In September, the Hanover County Board of Supervisors approved the County’s new Comprehensive Plan (the “Plan”). The County’s work on the Plan is a culmination of a multi-year effort that resulted in numerous changes that will impact development in Hanover. This article provides five key takeaways for developers to consider as they evaluate potential options in Hanover.
1. The Plan does not include any changes to the boundaries of the Suburban Service Area (the “SSA”), and assumes only a 1% growth rate for the County’s population. The County uses the SSA as a tool to manage growth by limiting where public utilities will be provided. The County’s decision to not increase the SSA means less land is available to accommodate planned growth, and that high-density, planned growth must occur within the current boundaries of the SSA.
2. Commercial development should be (i) focused within the SSA, (ii) high-quality, and (iii) occur in a compact and contiguous manner. The Plan also contains in-depth designations for the various land use designations. As such, zoning proposals should seek to emphasize the ways the proposal conforms with the guidance in the Plan. While focus for commercial is within the SSA, if developers seek to build commercial outside of the SSA, the commercial development should be small-scale in nature located at “rural crossroads”, which are concentrations of commercial activity at key intersections.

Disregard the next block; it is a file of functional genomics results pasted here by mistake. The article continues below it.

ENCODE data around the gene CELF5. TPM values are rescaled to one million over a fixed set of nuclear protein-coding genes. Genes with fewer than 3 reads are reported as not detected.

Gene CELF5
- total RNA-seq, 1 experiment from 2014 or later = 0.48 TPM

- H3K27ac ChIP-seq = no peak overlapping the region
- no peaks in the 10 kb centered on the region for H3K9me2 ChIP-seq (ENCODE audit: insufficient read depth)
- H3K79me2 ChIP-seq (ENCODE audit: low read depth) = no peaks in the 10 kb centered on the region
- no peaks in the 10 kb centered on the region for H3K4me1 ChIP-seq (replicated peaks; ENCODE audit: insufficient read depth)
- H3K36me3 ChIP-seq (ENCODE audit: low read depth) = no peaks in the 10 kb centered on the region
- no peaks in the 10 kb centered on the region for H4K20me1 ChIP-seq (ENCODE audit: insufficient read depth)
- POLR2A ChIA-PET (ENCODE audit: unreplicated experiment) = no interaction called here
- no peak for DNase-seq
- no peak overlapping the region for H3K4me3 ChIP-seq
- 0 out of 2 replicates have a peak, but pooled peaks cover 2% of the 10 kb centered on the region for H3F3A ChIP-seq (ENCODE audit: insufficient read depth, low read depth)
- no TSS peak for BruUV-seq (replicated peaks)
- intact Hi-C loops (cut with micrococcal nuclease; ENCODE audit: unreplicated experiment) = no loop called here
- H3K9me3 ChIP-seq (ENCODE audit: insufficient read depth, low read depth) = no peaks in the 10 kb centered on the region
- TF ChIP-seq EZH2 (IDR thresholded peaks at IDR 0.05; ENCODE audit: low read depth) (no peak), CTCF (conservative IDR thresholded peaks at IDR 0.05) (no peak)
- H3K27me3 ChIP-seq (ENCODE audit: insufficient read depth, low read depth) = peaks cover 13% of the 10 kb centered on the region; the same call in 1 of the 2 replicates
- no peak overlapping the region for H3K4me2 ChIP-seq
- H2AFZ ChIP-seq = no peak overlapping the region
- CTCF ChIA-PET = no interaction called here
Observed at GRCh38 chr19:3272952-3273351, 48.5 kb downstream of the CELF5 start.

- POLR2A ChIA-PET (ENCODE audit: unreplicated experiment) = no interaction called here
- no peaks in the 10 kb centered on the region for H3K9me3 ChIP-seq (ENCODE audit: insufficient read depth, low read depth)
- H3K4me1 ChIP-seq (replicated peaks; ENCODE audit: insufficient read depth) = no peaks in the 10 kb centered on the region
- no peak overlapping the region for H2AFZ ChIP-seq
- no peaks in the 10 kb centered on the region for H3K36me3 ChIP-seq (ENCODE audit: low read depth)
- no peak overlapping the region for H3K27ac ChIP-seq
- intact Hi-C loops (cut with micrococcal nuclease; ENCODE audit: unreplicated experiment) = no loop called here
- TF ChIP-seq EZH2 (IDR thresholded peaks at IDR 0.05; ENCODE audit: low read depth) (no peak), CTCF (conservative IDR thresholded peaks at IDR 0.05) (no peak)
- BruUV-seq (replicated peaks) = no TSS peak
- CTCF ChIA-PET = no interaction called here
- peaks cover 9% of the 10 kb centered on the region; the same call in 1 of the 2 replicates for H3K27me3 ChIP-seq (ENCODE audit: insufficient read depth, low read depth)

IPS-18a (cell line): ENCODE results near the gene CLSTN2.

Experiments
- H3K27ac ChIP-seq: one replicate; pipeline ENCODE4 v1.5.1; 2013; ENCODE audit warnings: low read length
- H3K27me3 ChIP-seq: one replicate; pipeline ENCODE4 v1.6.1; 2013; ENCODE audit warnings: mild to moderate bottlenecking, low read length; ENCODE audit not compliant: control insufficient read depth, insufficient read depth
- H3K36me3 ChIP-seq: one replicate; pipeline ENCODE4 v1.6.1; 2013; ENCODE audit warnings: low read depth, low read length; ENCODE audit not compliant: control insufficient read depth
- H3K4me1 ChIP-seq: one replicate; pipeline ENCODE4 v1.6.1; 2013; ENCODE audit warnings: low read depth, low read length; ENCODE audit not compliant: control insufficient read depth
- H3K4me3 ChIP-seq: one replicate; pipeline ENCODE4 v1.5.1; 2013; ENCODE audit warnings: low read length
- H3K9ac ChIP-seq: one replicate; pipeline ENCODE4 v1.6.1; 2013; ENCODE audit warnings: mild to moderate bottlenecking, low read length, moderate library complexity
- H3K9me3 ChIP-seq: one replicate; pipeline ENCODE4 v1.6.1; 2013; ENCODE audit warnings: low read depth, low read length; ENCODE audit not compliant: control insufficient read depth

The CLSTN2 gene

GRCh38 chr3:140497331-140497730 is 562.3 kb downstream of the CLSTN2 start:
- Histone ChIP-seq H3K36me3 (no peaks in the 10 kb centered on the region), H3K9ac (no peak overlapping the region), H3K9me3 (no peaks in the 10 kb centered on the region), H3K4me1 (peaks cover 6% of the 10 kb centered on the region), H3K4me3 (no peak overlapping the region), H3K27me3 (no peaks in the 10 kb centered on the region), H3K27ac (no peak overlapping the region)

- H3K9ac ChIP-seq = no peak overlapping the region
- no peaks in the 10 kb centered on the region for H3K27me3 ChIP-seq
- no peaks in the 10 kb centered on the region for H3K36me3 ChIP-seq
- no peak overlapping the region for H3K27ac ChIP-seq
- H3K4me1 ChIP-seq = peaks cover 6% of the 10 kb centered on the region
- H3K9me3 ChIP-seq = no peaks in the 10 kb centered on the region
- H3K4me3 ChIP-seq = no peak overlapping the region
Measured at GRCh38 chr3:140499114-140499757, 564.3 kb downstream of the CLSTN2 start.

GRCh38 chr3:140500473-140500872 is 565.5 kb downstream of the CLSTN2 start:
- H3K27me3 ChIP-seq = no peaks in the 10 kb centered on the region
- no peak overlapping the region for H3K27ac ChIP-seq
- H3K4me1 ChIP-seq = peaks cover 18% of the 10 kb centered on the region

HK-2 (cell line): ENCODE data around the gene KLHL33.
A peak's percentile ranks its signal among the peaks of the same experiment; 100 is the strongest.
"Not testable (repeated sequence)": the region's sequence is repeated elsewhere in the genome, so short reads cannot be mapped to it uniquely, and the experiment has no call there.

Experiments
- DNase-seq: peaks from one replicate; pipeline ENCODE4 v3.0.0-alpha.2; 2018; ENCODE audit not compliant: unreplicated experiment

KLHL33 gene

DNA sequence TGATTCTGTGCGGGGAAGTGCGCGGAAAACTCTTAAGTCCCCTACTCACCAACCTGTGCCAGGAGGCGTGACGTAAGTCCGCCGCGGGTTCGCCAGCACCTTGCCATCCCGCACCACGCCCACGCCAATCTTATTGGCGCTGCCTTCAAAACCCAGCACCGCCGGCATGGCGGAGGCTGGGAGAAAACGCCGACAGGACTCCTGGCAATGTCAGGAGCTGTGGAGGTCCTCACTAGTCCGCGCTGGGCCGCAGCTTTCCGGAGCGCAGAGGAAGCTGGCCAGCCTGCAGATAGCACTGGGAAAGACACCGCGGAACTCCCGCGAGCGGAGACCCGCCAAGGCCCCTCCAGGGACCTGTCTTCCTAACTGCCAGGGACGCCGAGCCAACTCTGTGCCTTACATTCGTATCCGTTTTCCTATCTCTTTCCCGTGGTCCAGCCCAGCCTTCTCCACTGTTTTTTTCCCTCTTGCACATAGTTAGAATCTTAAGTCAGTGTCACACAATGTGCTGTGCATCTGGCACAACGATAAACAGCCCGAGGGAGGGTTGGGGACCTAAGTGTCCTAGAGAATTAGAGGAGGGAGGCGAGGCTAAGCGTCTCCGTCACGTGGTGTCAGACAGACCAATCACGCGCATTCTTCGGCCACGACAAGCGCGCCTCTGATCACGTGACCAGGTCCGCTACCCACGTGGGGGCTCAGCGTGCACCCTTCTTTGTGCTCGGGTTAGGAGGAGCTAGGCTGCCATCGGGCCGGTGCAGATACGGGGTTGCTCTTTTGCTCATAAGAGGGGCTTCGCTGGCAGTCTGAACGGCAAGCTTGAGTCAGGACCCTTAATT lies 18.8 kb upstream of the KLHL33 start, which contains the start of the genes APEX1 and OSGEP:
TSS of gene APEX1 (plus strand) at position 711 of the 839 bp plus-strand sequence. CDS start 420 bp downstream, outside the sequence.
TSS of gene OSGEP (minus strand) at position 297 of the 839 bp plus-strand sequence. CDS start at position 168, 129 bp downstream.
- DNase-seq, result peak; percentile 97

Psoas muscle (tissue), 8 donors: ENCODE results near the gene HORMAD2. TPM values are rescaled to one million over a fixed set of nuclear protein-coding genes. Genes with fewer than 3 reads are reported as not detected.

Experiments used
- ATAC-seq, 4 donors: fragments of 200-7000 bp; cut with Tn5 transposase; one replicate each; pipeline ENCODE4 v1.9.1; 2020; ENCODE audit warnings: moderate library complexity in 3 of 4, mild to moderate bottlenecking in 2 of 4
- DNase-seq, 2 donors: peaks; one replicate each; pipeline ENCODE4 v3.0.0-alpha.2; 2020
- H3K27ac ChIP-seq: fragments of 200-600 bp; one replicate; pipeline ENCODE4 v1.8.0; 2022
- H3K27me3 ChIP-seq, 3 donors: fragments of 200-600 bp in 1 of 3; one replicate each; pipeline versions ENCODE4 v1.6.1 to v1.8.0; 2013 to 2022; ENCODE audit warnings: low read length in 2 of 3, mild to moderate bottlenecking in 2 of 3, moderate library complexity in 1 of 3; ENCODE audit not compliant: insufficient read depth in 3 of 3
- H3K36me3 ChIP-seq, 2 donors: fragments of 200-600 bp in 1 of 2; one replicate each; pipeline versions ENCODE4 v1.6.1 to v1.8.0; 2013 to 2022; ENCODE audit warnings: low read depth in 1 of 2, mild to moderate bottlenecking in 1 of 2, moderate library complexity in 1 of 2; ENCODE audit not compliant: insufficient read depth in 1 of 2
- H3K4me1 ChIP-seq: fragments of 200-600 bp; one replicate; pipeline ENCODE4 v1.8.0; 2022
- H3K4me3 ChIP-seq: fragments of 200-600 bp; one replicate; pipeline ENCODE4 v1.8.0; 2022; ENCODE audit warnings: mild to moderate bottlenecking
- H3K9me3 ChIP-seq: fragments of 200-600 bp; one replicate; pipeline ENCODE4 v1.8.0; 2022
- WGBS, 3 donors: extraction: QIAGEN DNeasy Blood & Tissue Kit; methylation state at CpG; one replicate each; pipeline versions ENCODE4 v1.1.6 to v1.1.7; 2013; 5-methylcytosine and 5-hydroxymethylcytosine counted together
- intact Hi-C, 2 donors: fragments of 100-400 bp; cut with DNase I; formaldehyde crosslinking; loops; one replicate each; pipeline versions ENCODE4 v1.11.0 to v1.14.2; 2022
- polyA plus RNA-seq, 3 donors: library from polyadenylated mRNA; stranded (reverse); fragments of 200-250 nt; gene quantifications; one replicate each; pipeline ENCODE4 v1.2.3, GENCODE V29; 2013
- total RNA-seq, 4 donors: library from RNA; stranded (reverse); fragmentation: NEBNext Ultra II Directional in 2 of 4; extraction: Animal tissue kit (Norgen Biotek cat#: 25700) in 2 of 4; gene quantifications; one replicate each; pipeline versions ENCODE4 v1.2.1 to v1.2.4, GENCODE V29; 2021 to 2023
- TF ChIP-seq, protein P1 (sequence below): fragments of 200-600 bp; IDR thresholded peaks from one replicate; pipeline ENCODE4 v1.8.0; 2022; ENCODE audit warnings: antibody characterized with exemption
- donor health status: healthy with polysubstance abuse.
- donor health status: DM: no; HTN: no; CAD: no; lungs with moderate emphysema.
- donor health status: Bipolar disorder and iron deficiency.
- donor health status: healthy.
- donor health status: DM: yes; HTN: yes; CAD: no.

3. The residential density ranges remain the same. The residential densities for the various residential areas are as follows: (i) Rural Village – up to 1 unit/acre; (ii) Suburban Transitional Residential – up to 1.5 units/acre; (iii) Suburban Neighborhood Residential – 1.5 to 3 units/acre; (iv) Suburban High Residential – 3 to 7 units/acre; and (v) Suburban Center – a few opportunities for up to 15 units/acre. The Suburban Neighborhood Residential area remains the prevailing land use designation throughout the SSA. One key change for density calculations though is that Planning staff appears to be calculating density on a net basis as opposed to the acreage of the parcel, which in turn reduces developable land.
4. The proposed 100’ major thoroughfare buffers were reduced to 50’ in the approved version of the Plan. The 50’ major thoroughfare buffer translates across all land use designations within the Plan. However, even though this is the case, the Plan also contains guidance that scenic roads may require additional buffers, which could result in developers seeing buffers closer to 100’, depending on the characteristics of the property and the discussions with staff.
5. Transitional buffers are an important part of the Plan in order to blend uses within Hanover. The Plan provides very specific widths that are sought between various uses. This was an important point of feedback from citizens, and developers will need to keep these transitional buffers in mind when evaluating potential yield.
Overall, the new Plan seeks to impose more development costs on less developable land with no corresponding increase in density. The practical impact is downward pressure in the value of land that landowners may expect to receive.
Future development and community designs in rezoning requests need to aim for promoting the rural character of Hanover by incorporating recommendations from the Plan.
If you would like more information on the Plan, have specific questions about the Plan, or need assistance with preparing a zoning proposal in Hanover, please contact a member of the Hirschler Land Use Practice Group.